Although experts predict that a practical device is at least five years away from actual use at airports, on battlefields and elsewhere, the researchers say their new sensor will improve the sensitivity and reliability of current prototypes. Their findings are reported in the November 1 issue of Analytical Chemistry, a peer-reviewed journal of the American Chemical Society, the worlds largest scientific society.
Trained dogs and people armed with dirt-clearing probes or metal detectors are the current methods of choice for landmine detection. But dogs get fatigued easily, while human minesweepers are at risk of serious injury and death. The new sensor could ultimately help save lives and reduce injuries, says David R. Walt, Ph.D., a professor of chemistry at Tufts University in Medford, Mass., and lead investigator in the study.
But first, he says, the sensors must be made more user-friendly. And they must be able to solve a wider array of odor recognition problems, says Walt, who holds several patents on the new sensor technology.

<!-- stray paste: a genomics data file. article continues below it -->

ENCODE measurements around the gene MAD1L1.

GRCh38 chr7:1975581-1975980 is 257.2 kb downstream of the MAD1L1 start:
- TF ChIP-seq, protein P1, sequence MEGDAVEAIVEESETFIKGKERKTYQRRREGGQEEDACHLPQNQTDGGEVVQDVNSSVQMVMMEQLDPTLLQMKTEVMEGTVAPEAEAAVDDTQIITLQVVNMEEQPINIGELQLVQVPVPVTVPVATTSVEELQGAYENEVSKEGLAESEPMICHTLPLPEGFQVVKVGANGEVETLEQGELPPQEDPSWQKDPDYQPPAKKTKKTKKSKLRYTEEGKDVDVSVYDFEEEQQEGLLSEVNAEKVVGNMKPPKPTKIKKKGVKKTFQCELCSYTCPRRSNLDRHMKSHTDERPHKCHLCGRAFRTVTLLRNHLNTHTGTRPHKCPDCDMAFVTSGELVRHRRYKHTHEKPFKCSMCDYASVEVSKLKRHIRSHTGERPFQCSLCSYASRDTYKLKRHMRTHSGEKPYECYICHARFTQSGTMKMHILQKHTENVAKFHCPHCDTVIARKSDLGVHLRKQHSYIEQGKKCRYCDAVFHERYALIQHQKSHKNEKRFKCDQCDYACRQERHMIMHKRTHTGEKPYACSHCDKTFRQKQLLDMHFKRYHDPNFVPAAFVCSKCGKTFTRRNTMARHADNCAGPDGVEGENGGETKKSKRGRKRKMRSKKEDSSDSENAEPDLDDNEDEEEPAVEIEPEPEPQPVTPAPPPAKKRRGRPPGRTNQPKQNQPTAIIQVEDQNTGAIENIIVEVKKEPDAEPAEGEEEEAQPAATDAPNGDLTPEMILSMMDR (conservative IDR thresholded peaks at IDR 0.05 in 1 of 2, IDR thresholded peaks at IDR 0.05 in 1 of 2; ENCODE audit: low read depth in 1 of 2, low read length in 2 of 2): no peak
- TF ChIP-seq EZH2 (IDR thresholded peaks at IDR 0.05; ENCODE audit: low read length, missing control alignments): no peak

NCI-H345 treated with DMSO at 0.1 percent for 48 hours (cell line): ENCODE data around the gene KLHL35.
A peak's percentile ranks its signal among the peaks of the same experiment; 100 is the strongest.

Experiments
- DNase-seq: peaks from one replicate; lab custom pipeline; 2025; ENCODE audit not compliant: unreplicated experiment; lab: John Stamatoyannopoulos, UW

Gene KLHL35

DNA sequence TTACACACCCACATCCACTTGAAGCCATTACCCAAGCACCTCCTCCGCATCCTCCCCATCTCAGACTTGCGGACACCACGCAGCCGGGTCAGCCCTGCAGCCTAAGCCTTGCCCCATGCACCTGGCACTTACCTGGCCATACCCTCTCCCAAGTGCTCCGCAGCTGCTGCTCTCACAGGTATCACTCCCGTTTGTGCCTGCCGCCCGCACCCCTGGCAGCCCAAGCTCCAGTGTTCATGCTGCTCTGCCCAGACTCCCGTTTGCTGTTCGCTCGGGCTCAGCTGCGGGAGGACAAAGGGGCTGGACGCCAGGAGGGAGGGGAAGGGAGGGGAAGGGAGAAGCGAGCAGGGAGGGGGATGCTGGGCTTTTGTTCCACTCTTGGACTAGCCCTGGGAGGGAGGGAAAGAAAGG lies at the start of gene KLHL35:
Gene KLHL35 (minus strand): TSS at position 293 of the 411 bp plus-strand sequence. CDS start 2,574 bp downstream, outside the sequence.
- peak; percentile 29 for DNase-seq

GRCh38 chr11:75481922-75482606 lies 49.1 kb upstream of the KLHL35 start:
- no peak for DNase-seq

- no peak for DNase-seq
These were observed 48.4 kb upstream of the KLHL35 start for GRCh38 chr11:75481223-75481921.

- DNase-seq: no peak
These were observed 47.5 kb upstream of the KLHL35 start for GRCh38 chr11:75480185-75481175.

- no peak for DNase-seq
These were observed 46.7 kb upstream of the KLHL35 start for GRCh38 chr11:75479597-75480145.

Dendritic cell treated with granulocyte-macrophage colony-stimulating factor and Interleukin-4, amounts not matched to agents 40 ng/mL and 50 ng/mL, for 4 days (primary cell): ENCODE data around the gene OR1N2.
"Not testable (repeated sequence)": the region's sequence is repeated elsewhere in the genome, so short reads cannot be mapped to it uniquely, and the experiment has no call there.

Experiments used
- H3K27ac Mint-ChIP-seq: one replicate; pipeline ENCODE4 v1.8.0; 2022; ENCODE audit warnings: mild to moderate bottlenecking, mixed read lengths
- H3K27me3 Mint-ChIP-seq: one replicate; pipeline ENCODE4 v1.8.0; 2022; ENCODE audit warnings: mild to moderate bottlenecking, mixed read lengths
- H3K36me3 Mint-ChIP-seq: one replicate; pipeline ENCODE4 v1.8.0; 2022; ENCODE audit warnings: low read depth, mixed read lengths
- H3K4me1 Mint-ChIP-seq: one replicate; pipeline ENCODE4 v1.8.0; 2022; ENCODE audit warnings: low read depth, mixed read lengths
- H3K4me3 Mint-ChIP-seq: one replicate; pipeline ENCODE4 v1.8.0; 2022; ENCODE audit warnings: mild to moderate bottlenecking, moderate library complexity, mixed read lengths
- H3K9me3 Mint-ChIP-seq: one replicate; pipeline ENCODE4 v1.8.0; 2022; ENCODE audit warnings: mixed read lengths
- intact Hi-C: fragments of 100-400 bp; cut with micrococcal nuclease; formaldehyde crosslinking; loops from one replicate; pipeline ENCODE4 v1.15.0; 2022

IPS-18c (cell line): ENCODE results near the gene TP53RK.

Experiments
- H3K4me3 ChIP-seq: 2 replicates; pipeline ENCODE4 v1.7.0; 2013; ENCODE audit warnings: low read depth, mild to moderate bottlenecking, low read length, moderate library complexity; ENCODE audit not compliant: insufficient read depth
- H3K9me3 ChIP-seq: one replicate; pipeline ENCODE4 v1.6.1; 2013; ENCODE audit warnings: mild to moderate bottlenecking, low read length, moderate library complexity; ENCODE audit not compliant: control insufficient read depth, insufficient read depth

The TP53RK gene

His and other sensors in development tend to degrade over time, Walt says, just as the human nose looses its ability to sense and remember certain odors as people age. So the sensors need to be retrained or resensitized frequently to recognize target odors, he says.
In a process akin to replacing a dead battery with a fresh one, the new sensor is made with specially designed disposable fluorescent polymer beads. Because the beads are conditioned not to need odor-recognition training, degradation and retraining problems could be eliminated, Walt and his associates say.
Billions of the sensor beads can be made at once, as needed, whether daily, weekly or yearly, providing a continuous replacement st
Contact: Beverly Hassell
American Chemical Society